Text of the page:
winter: my secret teaching notes - Charlotte Unsworth

winter: my secret teaching notes - Charlotte Unsworth

WINTER: MY SECRET TEACHING NOTES CONTEXTUAL: First published in Goblin Market and Other Poems – a non-devotional collection published in 1862 – Rosset...

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WINTER: MY SECRET TEACHING NOTES CONTEXTUAL: First published in Goblin Market and Other Poems – a non-devotional collection published in 1862 – Rossetti’s first public collection. NARRATIVE: A speaker to an unknown listener, explaining why she won’t be telling her secret – if there is even a secret to tell. SIGNIFICANCE OF THE TITLE: Winter: My Secret. Given that Rossetti doesn’t really do excellent titles (often) her choice is interesting; it implies it’s something intriguing, to be explored – developing the theme of curiosity immediately. (Dinah Roe) Winter: connotations of cold, depression – a refusal to warm up. Colon: indicates relationship “my secret” is an elaboration on the “winter” – which isn’t enough on its own to stand as the title. Pauses are inherently dramatic, making us wait for what follows. My secret: creates curiosity and intrigue; anyone hearing of a secret wants to know what it is! “My” also indicates a speaker who is the subject of the poem – intimate and personal. BUT will we be allowed to get close? Not really; “my secret” only suggests there is one, but it’s a false sense of intimacy. The original title in manuscript was Nonsense. Is this an indication that there is in fact no secret at all? Is the poem more about the art of secret-keeping and illusion?

Cambridge Companion to Victorian Poetry: “Throughout the poem, the existence of the secret remains ambiguous and its content uncertain. Indeed, in the manuscript version of the poem, an empty space serves as ta placeholder for the very word “secret”: “Only my < > mine….” Even while the poem holds forth on the secret, it therefore withholds it as well.”


tell my secret? No indeed, not I: Perhaps some day, who knows? But not today; it froze, and blows, and snows, And you’re too curious: fie! 5You want to hear it? well: Only, my secret’s mine, and I won’t tell. – Speaking to an unseen listener (who becomes more insistent as the poem continues). Playful and questioning tone established by the repeated rhetorical questions. Intention clear on line one – she will not tell her secret; yet we continue to read (like the listener) certain that she will, eventually, give up her information to us. But not today – her intent is clear from the outset. Winter: connotations of cold, harsh, distant and unloved. A perfect time for concealment, and trial. The snow is potentially destructive – it will come and freeze her to death if she’ll let it so she needs to protect herself against it. “You’re too curious: fie!”  theme of curiosity is frequent (In Goblin Market, it’s Laura’s downfall); links to the religious undertones – the curiosity of mankind losing them the Garden. The aggressive “fie!” could be read as defensive; is her listener becoming too insistent on her giving up her secret? Are we actually witnessing a sexual encounter here, or at least an attempt at one? The caesura on line 5 -Well:/only my secret’s mine” implies a teasing hesitation as though for a moment she’s considering it; the beginning of what Dinah Roe terms the “verbal striptease” going on throughout the poem. Constant personal pronouns – “my”/ ”mine”/ ”I” – indicate her possessive nature over her secret; she will not share with anyone. Creates a sense or personal identity; the secret is hers and hers alone.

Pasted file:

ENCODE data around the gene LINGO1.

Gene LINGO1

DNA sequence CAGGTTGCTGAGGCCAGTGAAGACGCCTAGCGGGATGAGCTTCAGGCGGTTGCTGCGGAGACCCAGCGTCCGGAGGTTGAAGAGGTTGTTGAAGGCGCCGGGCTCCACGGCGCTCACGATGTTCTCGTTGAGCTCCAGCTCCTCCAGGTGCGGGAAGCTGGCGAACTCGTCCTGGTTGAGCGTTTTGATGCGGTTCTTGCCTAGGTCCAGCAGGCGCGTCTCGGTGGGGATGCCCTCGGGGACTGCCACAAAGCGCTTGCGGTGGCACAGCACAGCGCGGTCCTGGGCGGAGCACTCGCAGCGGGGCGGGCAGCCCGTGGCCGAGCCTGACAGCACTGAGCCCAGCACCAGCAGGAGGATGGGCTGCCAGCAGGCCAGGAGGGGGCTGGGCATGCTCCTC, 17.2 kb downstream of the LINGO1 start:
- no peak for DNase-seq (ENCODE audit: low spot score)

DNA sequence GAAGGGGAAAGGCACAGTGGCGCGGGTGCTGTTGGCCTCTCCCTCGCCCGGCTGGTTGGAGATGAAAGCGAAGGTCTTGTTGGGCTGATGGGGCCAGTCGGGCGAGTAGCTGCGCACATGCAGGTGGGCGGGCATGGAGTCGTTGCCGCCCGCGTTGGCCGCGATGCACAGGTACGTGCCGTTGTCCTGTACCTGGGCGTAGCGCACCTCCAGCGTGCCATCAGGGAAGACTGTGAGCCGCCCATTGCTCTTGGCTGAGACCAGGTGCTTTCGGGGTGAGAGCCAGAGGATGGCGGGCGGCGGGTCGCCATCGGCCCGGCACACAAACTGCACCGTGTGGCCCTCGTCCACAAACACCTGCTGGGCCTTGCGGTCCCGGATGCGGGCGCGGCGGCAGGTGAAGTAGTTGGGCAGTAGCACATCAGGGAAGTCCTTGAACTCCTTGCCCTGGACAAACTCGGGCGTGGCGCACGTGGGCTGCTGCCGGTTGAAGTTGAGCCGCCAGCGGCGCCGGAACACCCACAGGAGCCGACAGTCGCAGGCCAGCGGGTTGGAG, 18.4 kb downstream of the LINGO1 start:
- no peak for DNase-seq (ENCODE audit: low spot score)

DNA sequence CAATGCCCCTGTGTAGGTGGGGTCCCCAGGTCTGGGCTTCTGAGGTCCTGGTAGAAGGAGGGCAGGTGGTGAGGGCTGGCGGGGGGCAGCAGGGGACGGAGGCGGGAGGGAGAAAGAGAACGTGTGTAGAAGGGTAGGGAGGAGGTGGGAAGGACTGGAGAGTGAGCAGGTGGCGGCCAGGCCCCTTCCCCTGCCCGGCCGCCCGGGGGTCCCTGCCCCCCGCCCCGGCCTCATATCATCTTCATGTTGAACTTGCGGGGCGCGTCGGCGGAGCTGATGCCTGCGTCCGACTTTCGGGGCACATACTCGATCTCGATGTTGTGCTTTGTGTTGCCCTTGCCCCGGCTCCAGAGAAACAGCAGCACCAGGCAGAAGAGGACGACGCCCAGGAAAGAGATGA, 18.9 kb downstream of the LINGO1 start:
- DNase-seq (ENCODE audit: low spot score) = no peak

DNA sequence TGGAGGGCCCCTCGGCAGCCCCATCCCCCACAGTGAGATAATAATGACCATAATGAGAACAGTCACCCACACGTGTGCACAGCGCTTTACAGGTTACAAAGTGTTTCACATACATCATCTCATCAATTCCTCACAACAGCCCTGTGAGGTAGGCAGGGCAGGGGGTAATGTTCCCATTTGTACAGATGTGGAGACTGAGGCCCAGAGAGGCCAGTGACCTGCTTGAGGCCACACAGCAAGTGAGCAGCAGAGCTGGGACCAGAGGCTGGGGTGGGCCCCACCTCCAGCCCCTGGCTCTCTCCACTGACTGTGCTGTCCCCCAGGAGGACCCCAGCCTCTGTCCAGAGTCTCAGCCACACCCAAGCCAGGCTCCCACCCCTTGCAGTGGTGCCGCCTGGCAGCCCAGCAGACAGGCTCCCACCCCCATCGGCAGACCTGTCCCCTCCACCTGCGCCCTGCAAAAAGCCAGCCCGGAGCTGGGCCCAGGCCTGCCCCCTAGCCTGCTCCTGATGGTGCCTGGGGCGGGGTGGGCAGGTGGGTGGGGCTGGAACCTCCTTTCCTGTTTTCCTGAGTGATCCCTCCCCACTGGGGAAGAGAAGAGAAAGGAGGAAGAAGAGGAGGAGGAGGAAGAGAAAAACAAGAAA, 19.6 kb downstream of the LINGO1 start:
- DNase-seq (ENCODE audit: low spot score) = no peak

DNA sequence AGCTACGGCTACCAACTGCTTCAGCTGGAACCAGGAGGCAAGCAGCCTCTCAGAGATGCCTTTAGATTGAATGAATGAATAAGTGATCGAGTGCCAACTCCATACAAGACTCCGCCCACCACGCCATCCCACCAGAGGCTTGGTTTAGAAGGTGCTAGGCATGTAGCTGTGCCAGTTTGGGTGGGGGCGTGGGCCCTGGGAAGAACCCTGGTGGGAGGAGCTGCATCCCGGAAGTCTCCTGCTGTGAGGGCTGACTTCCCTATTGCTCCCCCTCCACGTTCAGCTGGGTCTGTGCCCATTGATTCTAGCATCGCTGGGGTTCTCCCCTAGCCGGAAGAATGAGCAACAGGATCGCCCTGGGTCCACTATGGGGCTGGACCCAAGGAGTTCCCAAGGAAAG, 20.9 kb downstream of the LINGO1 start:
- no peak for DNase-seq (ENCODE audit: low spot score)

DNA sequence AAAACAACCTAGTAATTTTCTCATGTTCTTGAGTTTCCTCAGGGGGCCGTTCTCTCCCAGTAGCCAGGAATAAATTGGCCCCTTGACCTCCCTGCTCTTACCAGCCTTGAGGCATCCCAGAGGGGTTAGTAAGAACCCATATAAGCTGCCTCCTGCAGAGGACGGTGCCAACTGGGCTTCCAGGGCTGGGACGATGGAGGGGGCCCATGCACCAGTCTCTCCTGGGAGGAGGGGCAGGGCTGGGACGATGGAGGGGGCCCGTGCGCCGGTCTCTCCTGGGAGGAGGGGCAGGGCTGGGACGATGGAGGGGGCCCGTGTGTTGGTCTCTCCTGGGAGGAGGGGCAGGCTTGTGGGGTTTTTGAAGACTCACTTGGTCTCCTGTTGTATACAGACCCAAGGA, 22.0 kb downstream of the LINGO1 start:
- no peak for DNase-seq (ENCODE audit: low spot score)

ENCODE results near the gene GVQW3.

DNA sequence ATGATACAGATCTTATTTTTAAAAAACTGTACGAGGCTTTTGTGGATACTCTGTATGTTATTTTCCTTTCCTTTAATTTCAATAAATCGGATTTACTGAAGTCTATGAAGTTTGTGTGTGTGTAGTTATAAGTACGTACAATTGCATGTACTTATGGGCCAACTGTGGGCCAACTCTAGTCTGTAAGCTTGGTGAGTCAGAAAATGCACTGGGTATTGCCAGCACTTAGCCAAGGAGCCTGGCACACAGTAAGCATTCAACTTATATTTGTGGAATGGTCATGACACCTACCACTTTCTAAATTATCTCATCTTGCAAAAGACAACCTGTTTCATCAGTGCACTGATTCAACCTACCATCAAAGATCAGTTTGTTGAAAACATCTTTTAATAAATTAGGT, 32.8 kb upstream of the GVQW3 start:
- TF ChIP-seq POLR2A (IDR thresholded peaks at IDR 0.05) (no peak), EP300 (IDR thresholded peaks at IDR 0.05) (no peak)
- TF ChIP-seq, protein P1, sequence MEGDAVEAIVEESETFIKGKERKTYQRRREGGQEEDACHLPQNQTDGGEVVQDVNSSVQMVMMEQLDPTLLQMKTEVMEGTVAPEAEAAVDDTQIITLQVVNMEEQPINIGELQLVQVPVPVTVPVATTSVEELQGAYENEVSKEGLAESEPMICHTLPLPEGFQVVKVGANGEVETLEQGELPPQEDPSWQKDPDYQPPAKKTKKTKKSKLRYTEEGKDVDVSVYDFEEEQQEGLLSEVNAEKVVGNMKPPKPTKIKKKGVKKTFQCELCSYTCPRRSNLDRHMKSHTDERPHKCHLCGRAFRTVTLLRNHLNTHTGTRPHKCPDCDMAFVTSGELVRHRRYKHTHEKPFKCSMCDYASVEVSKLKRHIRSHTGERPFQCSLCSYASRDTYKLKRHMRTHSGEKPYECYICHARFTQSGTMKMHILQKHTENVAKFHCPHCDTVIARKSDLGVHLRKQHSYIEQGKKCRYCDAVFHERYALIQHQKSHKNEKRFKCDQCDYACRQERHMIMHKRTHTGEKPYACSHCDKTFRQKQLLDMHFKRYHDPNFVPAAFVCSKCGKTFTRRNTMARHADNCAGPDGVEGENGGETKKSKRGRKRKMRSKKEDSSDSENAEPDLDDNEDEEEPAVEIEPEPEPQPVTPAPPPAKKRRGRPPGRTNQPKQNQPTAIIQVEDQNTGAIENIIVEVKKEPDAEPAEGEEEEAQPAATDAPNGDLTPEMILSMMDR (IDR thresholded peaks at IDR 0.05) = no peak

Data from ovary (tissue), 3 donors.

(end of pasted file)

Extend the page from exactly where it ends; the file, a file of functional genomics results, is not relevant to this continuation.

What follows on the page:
STANZA TWO: Or, after all, perhaps there’s none: Suppose there is no secret after all, But only just my fun. 10Today’s a nipping day, a biting day; In which one wants a shawl, A veil, a cloak, and other wraps: I cannot ope to everyone who taps, And let the draughts come whistling thro’ my hall; 15Come bounding and surrounding me, Come buffeting, astounding me, Nipping and clipping thro’ my wraps and all. I wear my mask for warmth: who ever shows His nose to Russian snows 20To be pecked at by every wind that blows? You would not peck? I thank you for good will, Believe, but leave the truth untested still. Another layer of intrigue: perhaps there is no secret at all – yet still we stay and hope she’ll give it up. The “fun” highlights the teasing tone of the poem. Begins to be more under attack; language of cold gets more aggressive “nipping”, “biting”. Clothing  lends weight to the speaker being a female (“veil”, “shawl”) but more importantly has a hiding function; she can wrap herself in multiple layers and hide herself and her secret away. The “mask for warmth” is comforting to her – sometimes having a secret makes you feel special, loved, comforted and special. The clothing’s almost theatrical; why does she shroud herself in so much of it?